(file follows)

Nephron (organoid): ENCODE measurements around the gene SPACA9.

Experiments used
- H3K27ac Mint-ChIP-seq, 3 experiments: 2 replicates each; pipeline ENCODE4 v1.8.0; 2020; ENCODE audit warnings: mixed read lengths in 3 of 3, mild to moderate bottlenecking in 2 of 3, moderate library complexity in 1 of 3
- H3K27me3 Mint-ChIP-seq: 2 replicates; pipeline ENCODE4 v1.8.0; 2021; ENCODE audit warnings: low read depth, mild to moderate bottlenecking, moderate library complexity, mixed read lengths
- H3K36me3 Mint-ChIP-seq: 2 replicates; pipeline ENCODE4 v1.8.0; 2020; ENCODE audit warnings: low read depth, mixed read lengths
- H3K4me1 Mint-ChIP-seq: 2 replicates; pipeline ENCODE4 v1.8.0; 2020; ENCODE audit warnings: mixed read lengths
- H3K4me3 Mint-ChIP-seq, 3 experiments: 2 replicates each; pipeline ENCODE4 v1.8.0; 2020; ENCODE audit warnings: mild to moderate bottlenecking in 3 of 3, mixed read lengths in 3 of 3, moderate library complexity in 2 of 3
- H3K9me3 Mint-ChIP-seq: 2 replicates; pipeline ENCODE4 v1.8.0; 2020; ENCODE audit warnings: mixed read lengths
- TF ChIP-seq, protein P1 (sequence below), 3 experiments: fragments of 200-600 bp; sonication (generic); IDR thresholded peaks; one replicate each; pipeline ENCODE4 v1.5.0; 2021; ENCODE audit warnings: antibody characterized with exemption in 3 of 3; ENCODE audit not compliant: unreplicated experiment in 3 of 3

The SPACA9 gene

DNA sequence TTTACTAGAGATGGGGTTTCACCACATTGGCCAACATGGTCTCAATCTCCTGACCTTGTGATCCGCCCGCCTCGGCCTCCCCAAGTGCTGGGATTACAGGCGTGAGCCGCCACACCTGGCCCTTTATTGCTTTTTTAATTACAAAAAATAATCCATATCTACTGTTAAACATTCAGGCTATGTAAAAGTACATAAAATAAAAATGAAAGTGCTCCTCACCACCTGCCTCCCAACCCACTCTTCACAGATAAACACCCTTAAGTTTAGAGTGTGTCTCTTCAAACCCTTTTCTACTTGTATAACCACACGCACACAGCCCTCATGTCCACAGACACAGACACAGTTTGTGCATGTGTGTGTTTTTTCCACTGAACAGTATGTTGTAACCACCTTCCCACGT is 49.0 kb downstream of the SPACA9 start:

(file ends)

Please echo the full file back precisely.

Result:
Nephron (organoid): ENCODE measurements around the gene SPACA9.

Experiments used
- H3K27ac Mint-ChIP-seq, 3 experiments: 2 replicates each; pipeline ENCODE4 v1.8.0; 2020; ENCODE audit warnings: mixed read lengths in 3 of 3, mild to moderate bottlenecking in 2 of 3, moderate library complexity in 1 of 3
- H3K27me3 Mint-ChIP-seq: 2 replicates; pipeline ENCODE4 v1.8.0; 2021; ENCODE audit warnings: low read depth, mild to moderate bottlenecking, moderate library complexity, mixed read lengths
- H3K36me3 Mint-ChIP-seq: 2 replicates; pipeline ENCODE4 v1.8.0; 2020; ENCODE audit warnings: low read depth, mixed read lengths
- H3K4me1 Mint-ChIP-seq: 2 replicates; pipeline ENCODE4 v1.8.0; 2020; ENCODE audit warnings: mixed read lengths
- H3K4me3 Mint-ChIP-seq, 3 experiments: 2 replicates each; pipeline ENCODE4 v1.8.0; 2020; ENCODE audit warnings: mild to moderate bottlenecking in 3 of 3, mixed read lengths in 3 of 3, moderate library complexity in 2 of 3
- H3K9me3 Mint-ChIP-seq: 2 replicates; pipeline ENCODE4 v1.8.0; 2020; ENCODE audit warnings: mixed read lengths
- TF ChIP-seq, protein P1 (sequence below), 3 experiments: fragments of 200-600 bp; sonication (generic); IDR thresholded peaks; one replicate each; pipeline ENCODE4 v1.5.0; 2021; ENCODE audit warnings: antibody characterized with exemption in 3 of 3; ENCODE audit not compliant: unreplicated experiment in 3 of 3

The SPACA9 gene

DNA sequence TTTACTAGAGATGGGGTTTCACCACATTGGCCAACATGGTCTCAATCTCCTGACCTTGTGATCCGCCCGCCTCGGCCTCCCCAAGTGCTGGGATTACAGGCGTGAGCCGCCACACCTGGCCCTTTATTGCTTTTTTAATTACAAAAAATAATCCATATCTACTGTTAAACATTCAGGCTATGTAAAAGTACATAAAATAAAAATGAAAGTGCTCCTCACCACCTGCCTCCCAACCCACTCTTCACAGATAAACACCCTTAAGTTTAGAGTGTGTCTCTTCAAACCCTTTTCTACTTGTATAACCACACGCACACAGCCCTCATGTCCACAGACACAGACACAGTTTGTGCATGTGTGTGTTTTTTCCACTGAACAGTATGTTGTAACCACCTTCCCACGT is 49.0 kb downstream of the SPACA9 start: